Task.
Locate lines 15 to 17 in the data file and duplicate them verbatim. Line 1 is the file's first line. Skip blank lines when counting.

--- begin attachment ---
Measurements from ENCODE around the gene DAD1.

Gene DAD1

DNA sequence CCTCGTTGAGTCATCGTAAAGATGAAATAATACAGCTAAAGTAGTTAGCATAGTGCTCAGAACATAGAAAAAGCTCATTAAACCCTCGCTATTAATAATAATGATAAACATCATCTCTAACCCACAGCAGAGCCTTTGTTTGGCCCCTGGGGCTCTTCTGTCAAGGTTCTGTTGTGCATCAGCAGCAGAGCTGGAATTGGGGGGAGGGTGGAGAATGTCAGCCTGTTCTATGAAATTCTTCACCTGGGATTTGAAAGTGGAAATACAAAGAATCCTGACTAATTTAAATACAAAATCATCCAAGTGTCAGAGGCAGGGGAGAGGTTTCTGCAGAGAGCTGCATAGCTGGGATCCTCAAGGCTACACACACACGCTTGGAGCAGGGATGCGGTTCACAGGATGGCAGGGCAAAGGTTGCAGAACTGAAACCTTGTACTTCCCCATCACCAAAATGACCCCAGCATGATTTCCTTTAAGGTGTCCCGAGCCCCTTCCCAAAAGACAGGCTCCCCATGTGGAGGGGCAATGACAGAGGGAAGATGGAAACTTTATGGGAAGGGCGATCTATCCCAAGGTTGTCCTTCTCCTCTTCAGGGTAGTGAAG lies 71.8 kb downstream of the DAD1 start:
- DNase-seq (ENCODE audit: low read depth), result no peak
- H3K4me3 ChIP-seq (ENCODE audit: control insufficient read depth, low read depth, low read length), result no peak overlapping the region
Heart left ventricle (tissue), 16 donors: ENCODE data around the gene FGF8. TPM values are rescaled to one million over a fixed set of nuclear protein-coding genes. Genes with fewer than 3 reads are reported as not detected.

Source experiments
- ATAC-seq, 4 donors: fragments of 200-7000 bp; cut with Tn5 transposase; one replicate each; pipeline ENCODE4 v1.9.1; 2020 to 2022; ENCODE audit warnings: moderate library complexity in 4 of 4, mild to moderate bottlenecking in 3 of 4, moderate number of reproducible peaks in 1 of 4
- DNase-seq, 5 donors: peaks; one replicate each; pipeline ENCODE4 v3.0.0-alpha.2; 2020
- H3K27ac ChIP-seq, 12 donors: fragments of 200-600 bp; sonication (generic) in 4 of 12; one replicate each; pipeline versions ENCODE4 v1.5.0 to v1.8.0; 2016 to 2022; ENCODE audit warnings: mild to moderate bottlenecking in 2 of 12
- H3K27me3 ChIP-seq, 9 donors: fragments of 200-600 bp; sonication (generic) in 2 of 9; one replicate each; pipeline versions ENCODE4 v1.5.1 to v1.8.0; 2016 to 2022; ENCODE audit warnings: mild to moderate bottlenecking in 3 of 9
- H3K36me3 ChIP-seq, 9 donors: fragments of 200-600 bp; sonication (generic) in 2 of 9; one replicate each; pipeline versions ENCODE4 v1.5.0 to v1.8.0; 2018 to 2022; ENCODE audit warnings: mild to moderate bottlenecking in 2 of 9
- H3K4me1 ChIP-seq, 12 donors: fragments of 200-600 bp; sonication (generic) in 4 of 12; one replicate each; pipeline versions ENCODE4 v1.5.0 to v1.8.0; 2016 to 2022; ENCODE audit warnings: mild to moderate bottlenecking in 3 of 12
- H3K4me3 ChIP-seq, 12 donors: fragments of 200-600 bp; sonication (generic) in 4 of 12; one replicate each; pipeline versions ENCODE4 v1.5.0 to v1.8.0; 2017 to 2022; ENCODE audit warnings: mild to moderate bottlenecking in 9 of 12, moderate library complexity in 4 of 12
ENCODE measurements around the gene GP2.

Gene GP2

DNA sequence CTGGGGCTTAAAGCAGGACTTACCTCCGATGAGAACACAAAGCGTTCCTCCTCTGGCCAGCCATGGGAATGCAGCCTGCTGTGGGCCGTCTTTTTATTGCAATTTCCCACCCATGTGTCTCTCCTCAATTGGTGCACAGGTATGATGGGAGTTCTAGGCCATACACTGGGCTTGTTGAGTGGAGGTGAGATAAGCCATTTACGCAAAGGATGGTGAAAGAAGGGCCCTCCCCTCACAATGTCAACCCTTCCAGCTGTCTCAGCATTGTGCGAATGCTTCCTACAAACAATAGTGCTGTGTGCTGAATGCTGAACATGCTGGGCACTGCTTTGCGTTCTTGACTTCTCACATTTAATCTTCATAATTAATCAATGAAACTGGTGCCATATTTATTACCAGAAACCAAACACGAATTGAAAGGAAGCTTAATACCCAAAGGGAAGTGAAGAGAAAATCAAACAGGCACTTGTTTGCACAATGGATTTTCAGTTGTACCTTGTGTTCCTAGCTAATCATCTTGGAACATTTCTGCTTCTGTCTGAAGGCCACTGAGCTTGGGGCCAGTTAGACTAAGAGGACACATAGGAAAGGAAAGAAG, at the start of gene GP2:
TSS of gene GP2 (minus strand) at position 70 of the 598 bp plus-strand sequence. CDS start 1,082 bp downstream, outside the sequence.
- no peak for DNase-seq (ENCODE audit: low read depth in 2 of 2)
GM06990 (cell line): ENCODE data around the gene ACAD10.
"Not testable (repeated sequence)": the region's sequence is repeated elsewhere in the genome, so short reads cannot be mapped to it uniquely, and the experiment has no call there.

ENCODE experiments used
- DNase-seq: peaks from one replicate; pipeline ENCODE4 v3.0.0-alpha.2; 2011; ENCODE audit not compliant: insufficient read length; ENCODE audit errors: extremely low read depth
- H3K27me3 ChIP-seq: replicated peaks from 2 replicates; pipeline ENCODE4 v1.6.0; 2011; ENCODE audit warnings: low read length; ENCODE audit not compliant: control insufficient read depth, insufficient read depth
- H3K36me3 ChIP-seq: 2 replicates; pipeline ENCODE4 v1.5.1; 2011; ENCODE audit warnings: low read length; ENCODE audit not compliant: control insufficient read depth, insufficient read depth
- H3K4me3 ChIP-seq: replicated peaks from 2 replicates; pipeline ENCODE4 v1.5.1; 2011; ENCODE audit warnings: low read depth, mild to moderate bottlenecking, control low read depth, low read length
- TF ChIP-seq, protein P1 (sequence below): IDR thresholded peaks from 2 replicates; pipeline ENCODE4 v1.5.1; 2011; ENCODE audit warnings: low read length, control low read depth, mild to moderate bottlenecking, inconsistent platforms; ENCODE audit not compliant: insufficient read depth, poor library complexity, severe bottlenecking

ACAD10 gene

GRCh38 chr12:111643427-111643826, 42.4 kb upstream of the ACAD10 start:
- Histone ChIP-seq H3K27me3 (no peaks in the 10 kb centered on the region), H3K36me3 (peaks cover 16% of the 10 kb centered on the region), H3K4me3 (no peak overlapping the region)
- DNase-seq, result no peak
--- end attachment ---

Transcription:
ENCODE measurements around the gene GP2.

Gene GP2

DNA sequence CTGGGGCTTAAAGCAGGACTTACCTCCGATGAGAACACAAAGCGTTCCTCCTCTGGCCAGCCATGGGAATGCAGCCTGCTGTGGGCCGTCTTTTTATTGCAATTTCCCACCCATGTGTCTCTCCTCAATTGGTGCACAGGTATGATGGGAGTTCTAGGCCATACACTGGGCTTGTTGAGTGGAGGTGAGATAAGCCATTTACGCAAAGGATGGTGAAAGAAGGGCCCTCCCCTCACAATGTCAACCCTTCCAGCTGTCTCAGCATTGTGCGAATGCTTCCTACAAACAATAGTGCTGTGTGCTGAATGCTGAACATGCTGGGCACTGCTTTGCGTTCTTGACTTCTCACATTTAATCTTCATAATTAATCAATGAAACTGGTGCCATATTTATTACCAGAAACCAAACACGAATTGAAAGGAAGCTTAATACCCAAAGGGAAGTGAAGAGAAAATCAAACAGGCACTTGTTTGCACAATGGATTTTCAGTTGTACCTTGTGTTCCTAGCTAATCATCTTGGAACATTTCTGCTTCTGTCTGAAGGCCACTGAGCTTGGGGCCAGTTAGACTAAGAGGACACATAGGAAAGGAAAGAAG, at the start of gene GP2: